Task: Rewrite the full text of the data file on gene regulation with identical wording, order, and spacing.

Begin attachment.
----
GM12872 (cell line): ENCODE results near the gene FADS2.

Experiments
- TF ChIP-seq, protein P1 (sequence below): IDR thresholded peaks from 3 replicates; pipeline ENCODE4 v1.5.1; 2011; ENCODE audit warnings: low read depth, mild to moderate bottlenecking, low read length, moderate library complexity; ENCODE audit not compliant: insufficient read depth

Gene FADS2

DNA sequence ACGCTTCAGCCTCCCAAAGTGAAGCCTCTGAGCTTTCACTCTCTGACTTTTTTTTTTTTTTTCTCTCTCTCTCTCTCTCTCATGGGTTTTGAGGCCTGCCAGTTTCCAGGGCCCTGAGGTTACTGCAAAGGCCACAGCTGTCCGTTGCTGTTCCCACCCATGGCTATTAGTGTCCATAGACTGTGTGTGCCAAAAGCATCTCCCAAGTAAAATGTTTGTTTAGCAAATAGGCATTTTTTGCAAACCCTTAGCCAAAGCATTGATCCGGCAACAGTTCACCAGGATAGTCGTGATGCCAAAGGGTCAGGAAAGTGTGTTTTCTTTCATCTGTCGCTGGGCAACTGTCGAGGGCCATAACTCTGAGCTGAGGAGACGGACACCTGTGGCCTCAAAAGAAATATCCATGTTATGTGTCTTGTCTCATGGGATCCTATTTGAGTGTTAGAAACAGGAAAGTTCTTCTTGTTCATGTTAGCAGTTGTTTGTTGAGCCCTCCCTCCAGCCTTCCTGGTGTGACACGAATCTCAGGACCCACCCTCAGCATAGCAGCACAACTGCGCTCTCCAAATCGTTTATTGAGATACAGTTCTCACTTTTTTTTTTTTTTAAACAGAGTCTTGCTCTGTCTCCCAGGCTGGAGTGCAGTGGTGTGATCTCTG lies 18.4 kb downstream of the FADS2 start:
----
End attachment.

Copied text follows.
GM12872 (cell line): ENCODE results near the gene FADS2.

Experiments
- TF ChIP-seq, protein P1 (sequence below): IDR thresholded peaks from 3 replicates; pipeline ENCODE4 v1.5.1; 2011; ENCODE audit warnings: low read depth, mild to moderate bottlenecking, low read length, moderate library complexity; ENCODE audit not compliant: insufficient read depth

Gene FADS2

DNA sequence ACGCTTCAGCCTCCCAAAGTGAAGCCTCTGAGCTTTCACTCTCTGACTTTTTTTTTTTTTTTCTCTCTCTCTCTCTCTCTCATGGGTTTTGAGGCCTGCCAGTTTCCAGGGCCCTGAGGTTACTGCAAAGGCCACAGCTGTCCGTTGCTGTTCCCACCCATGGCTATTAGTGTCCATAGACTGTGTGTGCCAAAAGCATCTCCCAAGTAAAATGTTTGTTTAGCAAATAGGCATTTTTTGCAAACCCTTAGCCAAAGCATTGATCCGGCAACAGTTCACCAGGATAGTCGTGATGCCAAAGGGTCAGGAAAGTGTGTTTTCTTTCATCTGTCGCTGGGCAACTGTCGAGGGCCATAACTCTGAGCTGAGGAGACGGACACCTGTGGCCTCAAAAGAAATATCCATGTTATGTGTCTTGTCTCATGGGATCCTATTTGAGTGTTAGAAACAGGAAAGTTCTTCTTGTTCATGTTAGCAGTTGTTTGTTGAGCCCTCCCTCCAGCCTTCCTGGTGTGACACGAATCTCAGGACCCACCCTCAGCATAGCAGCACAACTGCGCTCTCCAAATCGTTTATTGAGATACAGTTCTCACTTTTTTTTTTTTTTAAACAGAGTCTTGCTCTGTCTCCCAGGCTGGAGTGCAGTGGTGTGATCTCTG lies 18.4 kb downstream of the FADS2 start: